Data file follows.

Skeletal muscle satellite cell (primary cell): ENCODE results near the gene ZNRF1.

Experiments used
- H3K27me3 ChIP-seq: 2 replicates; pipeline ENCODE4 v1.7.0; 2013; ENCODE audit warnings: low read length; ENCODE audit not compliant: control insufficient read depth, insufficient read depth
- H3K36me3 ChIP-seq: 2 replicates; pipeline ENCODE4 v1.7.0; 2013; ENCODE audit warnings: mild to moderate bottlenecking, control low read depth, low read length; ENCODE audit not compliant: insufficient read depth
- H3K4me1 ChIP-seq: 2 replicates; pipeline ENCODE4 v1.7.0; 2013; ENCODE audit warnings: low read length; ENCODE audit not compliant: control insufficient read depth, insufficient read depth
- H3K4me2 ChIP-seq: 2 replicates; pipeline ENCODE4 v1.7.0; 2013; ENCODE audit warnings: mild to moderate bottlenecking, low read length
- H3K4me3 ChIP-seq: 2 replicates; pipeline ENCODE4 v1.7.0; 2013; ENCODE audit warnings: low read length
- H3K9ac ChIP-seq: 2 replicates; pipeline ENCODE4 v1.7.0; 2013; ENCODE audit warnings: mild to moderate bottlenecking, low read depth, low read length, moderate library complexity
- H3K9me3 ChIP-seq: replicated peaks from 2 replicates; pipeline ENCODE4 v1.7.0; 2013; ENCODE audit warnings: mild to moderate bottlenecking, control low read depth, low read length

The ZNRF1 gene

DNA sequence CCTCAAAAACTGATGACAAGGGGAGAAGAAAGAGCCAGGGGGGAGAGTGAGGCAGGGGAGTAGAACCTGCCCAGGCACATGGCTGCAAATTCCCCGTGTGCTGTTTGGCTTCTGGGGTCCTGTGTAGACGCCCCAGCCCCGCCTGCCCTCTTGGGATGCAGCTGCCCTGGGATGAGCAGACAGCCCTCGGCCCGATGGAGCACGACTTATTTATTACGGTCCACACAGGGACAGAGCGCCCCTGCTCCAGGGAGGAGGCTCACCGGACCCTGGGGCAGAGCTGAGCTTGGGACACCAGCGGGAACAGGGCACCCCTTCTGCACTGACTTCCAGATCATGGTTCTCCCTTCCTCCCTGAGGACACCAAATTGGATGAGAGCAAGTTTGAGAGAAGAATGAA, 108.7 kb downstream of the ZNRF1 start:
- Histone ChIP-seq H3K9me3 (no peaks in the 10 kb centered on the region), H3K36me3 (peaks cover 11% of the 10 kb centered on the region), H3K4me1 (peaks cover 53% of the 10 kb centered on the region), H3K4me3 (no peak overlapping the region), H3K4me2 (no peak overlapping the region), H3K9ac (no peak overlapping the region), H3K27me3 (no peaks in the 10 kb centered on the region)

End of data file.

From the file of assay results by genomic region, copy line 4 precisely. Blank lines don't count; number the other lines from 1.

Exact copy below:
- H3K36me3 ChIP-seq: 2 replicates; pipeline ENCODE4 v1.7.0; 2013; ENCODE audit warnings: mild to moderate bottlenecking, control low read depth, low read length; ENCODE audit not compliant: insufficient read depth